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ESTABLISH AND STANDARDIZE METHODOLOGY FOR DETECTION OF WATERBORNE VIRUSES FROM HUMAN SOURCES
Develop sensitive techniques to detect and identify emerging human waterborne pathogenic viruses and viruses on the CCL.
Determine effectiveness of viral indicators to measure microbial quality in water matrices.
Support activities: (a) culture and distribution of mammalian cells for Agency and scientific community research needs, (b) provide operator expertise for research requiring confocal and electron microscopy, (c) glassware cleaning, sterilization and biological waste disposal for the Cincinnati EPA facility, (d) operation of infectious pathogenic suite, (e) maintenance of walk-in constant temperature rooms and (f) provide Giardia cysts.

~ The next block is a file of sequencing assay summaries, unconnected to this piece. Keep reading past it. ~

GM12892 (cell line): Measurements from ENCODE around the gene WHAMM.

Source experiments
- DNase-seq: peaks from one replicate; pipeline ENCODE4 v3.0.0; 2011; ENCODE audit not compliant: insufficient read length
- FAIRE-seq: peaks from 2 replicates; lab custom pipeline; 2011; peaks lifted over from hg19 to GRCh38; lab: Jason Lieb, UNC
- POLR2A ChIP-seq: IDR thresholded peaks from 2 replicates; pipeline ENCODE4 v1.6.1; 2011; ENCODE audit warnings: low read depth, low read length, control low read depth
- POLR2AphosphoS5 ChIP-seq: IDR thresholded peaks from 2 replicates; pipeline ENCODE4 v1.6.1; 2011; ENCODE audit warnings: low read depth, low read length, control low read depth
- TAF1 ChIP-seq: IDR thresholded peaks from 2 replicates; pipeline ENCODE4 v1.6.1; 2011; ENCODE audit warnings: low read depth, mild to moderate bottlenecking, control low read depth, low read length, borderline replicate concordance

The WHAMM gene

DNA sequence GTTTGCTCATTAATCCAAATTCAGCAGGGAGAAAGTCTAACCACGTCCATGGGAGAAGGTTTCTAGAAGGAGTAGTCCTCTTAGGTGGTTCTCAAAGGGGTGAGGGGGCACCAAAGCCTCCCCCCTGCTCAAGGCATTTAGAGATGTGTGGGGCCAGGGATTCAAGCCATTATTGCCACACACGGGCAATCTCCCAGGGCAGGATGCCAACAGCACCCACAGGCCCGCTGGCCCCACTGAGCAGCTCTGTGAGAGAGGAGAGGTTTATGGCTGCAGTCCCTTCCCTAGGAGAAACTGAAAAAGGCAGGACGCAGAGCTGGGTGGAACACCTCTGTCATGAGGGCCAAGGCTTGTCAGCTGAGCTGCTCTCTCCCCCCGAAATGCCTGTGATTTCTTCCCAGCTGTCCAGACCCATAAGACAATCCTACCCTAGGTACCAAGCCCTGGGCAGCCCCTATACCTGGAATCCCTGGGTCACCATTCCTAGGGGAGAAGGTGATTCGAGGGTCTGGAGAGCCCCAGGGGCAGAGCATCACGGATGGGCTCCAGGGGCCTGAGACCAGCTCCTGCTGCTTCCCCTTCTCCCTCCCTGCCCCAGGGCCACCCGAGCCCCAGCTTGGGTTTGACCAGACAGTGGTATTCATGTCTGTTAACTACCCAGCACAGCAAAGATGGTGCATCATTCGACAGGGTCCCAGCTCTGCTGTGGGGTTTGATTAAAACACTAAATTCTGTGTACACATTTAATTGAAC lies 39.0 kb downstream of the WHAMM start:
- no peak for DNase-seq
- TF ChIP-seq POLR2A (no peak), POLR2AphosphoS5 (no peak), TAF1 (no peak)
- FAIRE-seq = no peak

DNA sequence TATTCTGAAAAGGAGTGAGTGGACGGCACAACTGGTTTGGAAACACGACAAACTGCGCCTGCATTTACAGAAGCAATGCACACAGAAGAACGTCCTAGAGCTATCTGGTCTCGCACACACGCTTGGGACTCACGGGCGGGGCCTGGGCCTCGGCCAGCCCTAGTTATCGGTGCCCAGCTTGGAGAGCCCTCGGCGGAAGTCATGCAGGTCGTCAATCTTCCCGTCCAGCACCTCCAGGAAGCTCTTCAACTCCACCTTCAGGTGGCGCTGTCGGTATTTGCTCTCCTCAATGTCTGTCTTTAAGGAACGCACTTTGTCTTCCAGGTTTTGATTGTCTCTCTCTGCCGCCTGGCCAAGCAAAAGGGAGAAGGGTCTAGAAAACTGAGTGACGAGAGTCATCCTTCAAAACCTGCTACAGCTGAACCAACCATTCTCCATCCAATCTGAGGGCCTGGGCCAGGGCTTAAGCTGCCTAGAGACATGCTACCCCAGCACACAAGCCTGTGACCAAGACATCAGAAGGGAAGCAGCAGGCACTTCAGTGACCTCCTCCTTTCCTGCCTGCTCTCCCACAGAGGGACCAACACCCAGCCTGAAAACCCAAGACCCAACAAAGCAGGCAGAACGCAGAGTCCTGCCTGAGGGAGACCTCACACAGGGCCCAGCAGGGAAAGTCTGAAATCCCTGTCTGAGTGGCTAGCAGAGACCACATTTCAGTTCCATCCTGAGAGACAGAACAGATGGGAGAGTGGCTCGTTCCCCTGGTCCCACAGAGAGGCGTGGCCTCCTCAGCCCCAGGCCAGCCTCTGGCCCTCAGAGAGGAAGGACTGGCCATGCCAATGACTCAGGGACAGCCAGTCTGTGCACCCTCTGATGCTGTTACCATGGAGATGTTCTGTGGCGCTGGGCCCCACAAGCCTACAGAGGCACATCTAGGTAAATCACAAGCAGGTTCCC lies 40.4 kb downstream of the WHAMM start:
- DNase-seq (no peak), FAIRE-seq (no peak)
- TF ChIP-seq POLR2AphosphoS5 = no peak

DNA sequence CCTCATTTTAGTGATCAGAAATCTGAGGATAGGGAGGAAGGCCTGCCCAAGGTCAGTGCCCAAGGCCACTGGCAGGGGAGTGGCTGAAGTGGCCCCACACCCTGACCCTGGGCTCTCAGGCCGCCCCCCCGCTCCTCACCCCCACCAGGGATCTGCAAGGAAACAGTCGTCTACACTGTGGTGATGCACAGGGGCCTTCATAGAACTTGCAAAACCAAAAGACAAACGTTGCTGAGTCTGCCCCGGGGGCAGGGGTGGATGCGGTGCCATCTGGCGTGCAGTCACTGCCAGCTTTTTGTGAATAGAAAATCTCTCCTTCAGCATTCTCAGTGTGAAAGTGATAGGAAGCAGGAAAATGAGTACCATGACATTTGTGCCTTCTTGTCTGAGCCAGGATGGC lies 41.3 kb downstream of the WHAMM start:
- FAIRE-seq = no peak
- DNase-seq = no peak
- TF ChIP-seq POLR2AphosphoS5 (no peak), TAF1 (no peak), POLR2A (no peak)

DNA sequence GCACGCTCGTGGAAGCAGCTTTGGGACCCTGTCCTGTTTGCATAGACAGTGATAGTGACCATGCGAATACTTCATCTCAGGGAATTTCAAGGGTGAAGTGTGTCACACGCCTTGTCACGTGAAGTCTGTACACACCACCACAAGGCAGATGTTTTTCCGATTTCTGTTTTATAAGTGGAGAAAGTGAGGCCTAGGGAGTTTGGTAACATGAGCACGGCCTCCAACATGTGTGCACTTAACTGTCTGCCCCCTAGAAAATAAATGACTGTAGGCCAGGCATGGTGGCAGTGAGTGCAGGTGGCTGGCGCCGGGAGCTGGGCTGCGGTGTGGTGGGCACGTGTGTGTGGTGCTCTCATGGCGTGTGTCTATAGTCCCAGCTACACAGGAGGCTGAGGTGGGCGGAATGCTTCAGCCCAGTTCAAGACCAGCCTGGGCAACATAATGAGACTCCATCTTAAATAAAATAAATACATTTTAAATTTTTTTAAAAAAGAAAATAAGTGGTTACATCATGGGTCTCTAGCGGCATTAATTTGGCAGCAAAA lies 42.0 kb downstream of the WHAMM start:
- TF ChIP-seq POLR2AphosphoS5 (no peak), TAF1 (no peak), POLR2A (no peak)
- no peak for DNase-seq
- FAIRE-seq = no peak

Research is conducted to develop and standardize methods to detect and measure occurrence of human enteric viruses that cause waterborne disease. The viruses of concern include the emerging pathogens--hepatitis E virus and group B rotaviruses. Also of concern are the coxsackieviruses and echoviruses--two members of the Office of Water's Contaminant Candidate List (CCL). Under this task, indicators of fecal pollution are also being evaluated as to their importance in evaluating microbial water quality. Another focus of the research is to address the standardization, evaluation and promulgation of detection methods for bacterial viruses.